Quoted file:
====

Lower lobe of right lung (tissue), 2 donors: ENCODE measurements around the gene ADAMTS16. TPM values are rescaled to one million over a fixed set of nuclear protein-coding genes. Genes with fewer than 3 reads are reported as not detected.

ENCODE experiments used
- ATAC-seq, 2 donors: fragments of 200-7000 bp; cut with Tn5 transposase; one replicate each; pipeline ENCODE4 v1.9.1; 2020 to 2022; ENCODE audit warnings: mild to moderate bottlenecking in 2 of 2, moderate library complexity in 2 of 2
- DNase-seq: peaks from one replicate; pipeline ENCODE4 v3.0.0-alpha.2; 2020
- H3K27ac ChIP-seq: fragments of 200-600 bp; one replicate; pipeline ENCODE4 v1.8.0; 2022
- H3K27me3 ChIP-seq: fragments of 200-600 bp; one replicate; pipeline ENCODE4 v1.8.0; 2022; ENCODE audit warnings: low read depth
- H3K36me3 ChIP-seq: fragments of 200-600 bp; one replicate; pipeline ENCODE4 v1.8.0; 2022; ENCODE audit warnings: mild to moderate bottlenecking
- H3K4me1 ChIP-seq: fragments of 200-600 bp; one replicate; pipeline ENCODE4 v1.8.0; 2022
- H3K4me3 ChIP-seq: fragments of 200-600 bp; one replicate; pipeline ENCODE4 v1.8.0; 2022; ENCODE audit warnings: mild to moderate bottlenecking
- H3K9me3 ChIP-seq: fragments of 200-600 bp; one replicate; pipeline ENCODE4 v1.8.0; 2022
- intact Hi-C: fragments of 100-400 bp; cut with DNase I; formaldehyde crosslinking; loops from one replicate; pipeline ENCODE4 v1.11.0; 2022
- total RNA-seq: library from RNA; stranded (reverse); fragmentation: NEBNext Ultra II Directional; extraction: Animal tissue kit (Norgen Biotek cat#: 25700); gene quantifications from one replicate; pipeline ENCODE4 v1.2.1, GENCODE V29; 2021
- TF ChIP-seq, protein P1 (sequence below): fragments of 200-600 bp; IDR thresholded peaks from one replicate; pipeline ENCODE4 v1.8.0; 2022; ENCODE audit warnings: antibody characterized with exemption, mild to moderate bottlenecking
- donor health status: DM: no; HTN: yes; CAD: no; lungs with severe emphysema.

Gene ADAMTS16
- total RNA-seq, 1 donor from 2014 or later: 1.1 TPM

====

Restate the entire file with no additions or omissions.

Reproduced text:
Lower lobe of right lung (tissue), 2 donors: ENCODE measurements around the gene ADAMTS16. TPM values are rescaled to one million over a fixed set of nuclear protein-coding genes. Genes with fewer than 3 reads are reported as not detected.

ENCODE experiments used
- ATAC-seq, 2 donors: fragments of 200-7000 bp; cut with Tn5 transposase; one replicate each; pipeline ENCODE4 v1.9.1; 2020 to 2022; ENCODE audit warnings: mild to moderate bottlenecking in 2 of 2, moderate library complexity in 2 of 2
- DNase-seq: peaks from one replicate; pipeline ENCODE4 v3.0.0-alpha.2; 2020
- H3K27ac ChIP-seq: fragments of 200-600 bp; one replicate; pipeline ENCODE4 v1.8.0; 2022
- H3K27me3 ChIP-seq: fragments of 200-600 bp; one replicate; pipeline ENCODE4 v1.8.0; 2022; ENCODE audit warnings: low read depth
- H3K36me3 ChIP-seq: fragments of 200-600 bp; one replicate; pipeline ENCODE4 v1.8.0; 2022; ENCODE audit warnings: mild to moderate bottlenecking
- H3K4me1 ChIP-seq: fragments of 200-600 bp; one replicate; pipeline ENCODE4 v1.8.0; 2022
- H3K4me3 ChIP-seq: fragments of 200-600 bp; one replicate; pipeline ENCODE4 v1.8.0; 2022; ENCODE audit warnings: mild to moderate bottlenecking
- H3K9me3 ChIP-seq: fragments of 200-600 bp; one replicate; pipeline ENCODE4 v1.8.0; 2022
- intact Hi-C: fragments of 100-400 bp; cut with DNase I; formaldehyde crosslinking; loops from one replicate; pipeline ENCODE4 v1.11.0; 2022
- total RNA-seq: library from RNA; stranded (reverse); fragmentation: NEBNext Ultra II Directional; extraction: Animal tissue kit (Norgen Biotek cat#: 25700); gene quantifications from one replicate; pipeline ENCODE4 v1.2.1, GENCODE V29; 2021
- TF ChIP-seq, protein P1 (sequence below): fragments of 200-600 bp; IDR thresholded peaks from one replicate; pipeline ENCODE4 v1.8.0; 2022; ENCODE audit warnings: antibody characterized with exemption, mild to moderate bottlenecking
- donor health status: DM: no; HTN: yes; CAD: no; lungs with severe emphysema.

Gene ADAMTS16
- total RNA-seq, 1 donor from 2014 or later: 1.1 TPM